“…You’re all correct – it’s gross, disgusting, and a horrible concept that is rampantly becoming more “real’ in the world day by day and comment by comment.”

“So many comments here are just “this is gross” – but no explanation why,” the photographers added. “WHY exactly are you offended? Do you know? Have you asked yourself? And…what are you actively doing about it IN THE REAL WORLD?”

When Vulture asked the photographers about the image, they said it was the groom’s idea to Photoshop the handmaids into the picture. “We discussed options but figured walking handmaids were a better alternative to hanging bodies.” Yikes.

A show about violence against women (and mankind in general) is never going to be a good theme for your wedding photos and it’s also far from the kind of social commentary that will encourage positive change.

'Influencer Slander' Is The Latest Complaint From Instagrammers

Say what?

We’re only two days into October but alas, we find ourselves deep in yet another influencer-related controversy.

Beauty and fashion influencer Amra Olevic Reyes took to Twitter late last week to take a stand against what she calls constant “influencer slander.”

The Instagram personality, who boasts 5.8M followers on the platform, began by tweeting, “The only people that discredit influencers are those that tried it and didn’t succeed. Don’t throw stones now just cause you didn’t pop.”

Credit: Twitter

Then she went on to explain that an influencer is a “hybrid” of many jobs. “A stylist, makeup artist, hair stylist, photographer, editor, creative director. And y’all still saying it isn’t legitimate. FOH lol. Not many can do it and stay consistent. Ion wanna hear no influencer slander again,” she wrote.

Credit: Twitter

While a handful of fellow influencers agreed with Reyes’ comments, she copped a lot of backlash. One Twitter user wrote, “the amount of privilege coming out of both this chick and the rest of the comments is insane,” and another added, “All the respect fr but people go to school to get licenses for hairdressing so be proud without slapping your name on our careers unless you’re licensed yourself.”

Freelance writer and blogger Jenna Farmer chimed into the conversation and told Reyes, “never get these tweets, you could break any job into different components (‘hair stylist’? We all have to do our hair whether an influencer or not!). As someone who blogs myself, I never get why we’re so desperate to prove how hard we have it! It’s hard but many have it harder.”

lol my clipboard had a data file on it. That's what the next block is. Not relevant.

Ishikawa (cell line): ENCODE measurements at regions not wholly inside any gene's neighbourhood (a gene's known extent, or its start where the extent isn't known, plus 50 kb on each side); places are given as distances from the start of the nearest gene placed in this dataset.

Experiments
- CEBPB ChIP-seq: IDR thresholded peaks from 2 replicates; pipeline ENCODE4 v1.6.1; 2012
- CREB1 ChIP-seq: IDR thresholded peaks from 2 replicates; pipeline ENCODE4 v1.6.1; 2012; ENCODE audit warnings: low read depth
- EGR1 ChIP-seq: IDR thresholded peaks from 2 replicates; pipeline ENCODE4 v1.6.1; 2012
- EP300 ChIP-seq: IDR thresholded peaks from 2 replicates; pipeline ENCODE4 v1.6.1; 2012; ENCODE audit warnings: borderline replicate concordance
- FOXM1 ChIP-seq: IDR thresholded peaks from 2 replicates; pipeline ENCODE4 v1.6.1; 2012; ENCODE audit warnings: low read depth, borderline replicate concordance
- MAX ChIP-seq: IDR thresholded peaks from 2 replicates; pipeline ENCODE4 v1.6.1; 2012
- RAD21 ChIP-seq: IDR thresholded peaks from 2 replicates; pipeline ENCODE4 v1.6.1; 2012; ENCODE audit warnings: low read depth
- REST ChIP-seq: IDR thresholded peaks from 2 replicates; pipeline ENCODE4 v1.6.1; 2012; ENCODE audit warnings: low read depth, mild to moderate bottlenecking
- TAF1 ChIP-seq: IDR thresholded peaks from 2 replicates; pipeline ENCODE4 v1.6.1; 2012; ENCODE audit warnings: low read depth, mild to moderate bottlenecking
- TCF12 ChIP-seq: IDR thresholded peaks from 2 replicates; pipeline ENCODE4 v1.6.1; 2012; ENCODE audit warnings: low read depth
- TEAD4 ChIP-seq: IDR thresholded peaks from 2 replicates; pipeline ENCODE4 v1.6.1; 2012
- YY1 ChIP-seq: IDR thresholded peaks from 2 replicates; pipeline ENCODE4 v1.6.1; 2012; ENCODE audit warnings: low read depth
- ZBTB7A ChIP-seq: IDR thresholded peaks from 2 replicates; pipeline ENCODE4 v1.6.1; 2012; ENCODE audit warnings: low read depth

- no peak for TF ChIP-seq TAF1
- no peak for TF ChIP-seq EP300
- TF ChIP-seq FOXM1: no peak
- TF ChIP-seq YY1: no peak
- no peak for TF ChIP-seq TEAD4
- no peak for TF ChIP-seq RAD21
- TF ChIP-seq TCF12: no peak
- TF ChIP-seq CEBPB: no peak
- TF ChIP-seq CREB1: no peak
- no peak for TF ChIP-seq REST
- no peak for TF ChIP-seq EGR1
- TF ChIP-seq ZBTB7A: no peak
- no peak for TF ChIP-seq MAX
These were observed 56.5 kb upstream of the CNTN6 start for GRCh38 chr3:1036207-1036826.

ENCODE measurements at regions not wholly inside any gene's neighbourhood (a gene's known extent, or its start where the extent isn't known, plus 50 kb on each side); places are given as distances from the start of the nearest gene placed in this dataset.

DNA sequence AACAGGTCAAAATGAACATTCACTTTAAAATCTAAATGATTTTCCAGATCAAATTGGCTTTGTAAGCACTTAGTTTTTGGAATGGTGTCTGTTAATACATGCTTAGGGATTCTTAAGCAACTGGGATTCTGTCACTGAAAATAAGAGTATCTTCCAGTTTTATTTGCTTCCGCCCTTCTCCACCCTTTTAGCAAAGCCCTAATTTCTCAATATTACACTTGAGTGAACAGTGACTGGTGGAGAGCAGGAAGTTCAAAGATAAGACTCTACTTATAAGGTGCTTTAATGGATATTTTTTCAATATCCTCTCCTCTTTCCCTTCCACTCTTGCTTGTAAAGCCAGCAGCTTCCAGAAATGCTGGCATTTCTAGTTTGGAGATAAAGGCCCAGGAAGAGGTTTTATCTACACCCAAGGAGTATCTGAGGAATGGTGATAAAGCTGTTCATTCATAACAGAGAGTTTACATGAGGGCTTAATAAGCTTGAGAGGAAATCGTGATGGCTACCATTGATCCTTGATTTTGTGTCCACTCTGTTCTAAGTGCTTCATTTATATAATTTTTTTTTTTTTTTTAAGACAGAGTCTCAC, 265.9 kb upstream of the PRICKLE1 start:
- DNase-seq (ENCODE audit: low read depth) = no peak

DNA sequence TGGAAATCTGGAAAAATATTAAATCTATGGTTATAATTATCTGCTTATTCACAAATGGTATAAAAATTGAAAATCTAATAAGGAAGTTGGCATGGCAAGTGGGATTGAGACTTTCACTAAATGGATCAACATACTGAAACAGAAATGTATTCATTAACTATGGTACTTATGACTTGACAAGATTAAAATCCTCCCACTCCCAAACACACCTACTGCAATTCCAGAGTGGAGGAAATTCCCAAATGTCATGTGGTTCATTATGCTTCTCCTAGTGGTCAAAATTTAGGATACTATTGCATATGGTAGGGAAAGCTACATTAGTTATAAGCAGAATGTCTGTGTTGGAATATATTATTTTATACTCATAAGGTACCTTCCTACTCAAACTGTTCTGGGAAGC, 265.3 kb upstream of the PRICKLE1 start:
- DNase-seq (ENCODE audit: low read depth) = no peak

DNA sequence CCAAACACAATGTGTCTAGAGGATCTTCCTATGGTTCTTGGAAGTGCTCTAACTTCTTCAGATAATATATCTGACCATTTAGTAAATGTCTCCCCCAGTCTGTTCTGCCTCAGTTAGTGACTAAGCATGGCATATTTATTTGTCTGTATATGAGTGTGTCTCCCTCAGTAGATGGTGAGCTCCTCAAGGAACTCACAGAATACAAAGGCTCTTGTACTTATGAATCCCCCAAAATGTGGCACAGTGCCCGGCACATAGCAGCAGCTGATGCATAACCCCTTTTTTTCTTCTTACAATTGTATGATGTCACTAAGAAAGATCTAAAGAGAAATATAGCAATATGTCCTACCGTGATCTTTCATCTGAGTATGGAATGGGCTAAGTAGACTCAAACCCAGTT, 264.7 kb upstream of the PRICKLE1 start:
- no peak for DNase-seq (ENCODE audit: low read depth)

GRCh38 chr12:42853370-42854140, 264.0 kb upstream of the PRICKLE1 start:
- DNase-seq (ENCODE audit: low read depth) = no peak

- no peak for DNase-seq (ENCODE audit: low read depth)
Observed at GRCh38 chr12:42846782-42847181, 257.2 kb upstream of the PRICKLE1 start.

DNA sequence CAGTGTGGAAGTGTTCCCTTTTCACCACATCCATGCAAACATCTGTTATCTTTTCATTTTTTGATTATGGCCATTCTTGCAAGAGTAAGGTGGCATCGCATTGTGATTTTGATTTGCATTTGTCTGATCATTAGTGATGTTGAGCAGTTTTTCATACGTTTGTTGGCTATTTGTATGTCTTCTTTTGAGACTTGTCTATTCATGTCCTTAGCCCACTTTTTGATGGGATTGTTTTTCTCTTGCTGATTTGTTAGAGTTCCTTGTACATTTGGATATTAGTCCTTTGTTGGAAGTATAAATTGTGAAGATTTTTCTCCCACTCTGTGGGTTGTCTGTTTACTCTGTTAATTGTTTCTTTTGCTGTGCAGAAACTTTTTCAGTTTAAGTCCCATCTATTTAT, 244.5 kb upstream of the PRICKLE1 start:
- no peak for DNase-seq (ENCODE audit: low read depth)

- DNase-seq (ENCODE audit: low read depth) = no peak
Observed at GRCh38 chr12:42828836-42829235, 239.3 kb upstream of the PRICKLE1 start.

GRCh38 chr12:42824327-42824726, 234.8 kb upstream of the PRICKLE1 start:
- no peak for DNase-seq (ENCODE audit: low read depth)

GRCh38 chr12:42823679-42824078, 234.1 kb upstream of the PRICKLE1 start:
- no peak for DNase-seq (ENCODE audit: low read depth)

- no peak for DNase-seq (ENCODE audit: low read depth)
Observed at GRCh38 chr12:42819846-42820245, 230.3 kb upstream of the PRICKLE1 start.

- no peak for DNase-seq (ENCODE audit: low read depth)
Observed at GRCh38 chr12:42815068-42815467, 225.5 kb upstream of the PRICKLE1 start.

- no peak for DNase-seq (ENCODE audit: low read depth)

Speaking to Buzzfeed News, Reyes said she posted the tweets because she would “constantly see people bashing influencers.”

“Other beauty/fashion professionals slander our job and make it seem less than,” she said. “Whether it’s professional makeup artists, hair stylists, or higher-up fashion representatives, they say things like ‘influencers don’t do sh*t.”

Twitter user Yetunde Dan put it well when she wrote, “I have no doubt that this profession, like most other professions, take hard work and dedication. However, I’m iffy about this line of work becuz in my opinion it’s just another marketing scheme.”

“It’s so easy to get caught up in this line of work, who won’t like feeling validated by hundreds of comments…” she wrote. “It doesn’t help that we’re already in a beauty obsessed culture. Influencers just add to the problem.”

Credit: Twitter

It sounds like Reyes could use a bit of a reality check. It’s her choice to be an influencer on a trivial social media platform, and while I’m sure it hasn’t always been easy, there are people out there who are actually doing it tough.

Pop-up Channel

Follow Us